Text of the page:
Synthetic Ligands Discovered by in Vitro Selection
journal contributionposted on 31.10.2007, 00:00 by S. Jarrett Wrenn, Rebecca M. Weisinger, David R. Halpin, Pehr B. Harbury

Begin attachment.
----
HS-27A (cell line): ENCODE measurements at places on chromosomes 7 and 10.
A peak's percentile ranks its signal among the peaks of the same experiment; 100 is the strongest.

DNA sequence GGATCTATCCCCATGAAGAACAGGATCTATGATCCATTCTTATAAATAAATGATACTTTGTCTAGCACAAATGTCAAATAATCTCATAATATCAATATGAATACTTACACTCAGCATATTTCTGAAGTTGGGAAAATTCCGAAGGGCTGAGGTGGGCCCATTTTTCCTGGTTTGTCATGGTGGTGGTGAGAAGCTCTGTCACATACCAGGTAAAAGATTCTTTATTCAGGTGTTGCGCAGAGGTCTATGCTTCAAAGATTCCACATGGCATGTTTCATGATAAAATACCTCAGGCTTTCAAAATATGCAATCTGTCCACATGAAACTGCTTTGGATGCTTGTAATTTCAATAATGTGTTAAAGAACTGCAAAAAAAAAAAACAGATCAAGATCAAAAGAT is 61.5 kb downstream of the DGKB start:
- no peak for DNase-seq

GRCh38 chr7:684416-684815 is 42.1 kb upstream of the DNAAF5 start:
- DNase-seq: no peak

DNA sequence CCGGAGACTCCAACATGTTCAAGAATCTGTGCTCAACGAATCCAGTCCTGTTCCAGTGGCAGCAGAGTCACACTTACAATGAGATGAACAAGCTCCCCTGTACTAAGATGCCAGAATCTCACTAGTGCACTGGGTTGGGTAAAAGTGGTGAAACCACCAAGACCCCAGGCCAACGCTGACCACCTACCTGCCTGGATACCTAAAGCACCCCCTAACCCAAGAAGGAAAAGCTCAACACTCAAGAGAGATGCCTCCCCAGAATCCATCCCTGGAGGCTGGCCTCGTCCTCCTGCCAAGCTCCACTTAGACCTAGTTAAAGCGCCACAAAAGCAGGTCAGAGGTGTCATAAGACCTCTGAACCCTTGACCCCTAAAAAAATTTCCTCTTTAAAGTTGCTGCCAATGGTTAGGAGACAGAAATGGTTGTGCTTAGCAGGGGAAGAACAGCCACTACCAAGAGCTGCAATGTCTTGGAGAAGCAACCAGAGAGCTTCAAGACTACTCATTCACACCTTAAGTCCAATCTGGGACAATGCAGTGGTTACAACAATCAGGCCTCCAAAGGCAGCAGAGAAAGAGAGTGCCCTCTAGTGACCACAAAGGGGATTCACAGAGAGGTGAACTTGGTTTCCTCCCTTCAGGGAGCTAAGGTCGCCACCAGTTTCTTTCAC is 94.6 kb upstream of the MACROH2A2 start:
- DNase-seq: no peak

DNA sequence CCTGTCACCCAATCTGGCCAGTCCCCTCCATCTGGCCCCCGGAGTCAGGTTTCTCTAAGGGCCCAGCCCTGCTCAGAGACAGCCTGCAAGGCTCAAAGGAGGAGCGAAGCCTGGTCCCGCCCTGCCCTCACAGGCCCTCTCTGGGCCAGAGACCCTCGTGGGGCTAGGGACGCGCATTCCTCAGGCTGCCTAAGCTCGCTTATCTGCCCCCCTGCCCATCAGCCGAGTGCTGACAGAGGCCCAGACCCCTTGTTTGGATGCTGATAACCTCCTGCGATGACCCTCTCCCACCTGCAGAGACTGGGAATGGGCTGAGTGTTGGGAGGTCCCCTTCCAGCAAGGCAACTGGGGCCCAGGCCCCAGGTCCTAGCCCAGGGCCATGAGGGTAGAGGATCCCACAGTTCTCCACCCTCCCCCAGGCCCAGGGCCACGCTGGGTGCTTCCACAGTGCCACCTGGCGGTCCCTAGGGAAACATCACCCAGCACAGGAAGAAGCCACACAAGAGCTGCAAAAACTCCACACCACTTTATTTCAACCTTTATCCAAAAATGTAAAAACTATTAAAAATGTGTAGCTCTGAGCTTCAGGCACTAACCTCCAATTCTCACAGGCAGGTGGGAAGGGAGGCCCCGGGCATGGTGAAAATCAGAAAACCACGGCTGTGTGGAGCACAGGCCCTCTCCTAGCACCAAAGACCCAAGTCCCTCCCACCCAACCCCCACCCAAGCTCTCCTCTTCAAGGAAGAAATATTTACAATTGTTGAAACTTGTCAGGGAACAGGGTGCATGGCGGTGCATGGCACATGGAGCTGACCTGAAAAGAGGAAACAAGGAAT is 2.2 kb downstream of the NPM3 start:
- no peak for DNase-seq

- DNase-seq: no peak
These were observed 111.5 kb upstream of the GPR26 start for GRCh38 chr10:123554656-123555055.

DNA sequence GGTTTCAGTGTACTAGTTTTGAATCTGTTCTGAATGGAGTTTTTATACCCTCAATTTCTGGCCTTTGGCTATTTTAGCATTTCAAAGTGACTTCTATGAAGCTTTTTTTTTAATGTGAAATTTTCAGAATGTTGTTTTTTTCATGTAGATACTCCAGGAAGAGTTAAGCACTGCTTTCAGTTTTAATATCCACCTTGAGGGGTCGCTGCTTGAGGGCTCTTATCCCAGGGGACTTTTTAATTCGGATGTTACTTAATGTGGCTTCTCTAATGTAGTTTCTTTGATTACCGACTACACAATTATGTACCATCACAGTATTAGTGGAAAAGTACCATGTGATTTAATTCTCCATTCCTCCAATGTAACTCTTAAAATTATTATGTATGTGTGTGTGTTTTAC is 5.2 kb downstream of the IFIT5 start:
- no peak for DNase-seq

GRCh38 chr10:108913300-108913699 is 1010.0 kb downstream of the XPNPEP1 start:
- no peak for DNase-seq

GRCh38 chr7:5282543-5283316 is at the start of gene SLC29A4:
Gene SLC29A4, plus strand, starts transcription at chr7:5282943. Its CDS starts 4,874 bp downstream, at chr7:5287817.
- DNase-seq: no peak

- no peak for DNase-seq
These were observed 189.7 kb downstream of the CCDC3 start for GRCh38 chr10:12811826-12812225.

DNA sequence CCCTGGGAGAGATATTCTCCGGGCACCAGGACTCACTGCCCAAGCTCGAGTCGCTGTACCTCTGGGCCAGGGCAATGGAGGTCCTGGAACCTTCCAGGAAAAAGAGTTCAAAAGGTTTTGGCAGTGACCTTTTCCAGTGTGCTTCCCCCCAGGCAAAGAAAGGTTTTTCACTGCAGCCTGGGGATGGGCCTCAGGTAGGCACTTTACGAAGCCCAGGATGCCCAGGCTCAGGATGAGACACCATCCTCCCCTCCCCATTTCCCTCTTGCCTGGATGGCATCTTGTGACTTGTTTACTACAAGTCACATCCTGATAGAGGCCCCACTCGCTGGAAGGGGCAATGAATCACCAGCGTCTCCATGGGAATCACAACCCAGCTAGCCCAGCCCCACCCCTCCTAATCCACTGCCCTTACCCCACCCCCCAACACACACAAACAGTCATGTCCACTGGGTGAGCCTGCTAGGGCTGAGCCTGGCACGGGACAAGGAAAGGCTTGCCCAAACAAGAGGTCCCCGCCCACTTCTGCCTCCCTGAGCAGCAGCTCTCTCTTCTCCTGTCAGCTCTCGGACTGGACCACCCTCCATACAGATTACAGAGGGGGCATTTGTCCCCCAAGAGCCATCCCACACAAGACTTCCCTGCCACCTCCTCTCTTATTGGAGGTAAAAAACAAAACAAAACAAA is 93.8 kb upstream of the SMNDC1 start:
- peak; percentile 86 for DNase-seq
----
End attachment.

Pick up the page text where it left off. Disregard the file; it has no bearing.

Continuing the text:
The recognition and catalytic properties of biopolymers derive from an elegant evolutionary mechanism, whereby the genetic material encoding molecules with superior functional attributes survives a selective pressure and is propagated to subsequent generations. This process is routinely mimicked in vitro to generate nucleic-acid or peptide ligands and catalysts. Recent advances in DNA-programmed organic synthesis have raised the possibility that evolutionary strategies could also be used for small-molecule discovery, but the idea remains unproven. Here, using DNA-programmed combinatorial chemistry, a collection of 100 million distinct compounds is synthesized and subjected to selection for binding to the N-terminal SH3 domain of the proto-oncogene Crk. Over six generations, the molecular population converges to a small number of novel SH3 domain ligands. Remarkably, the hits bind with affinities similar to those of peptide SH3 ligands isolated from phage libraries of comparable complexity. The evolutionary approach has the potential to drastically simplify and accelerate small-molecule discovery.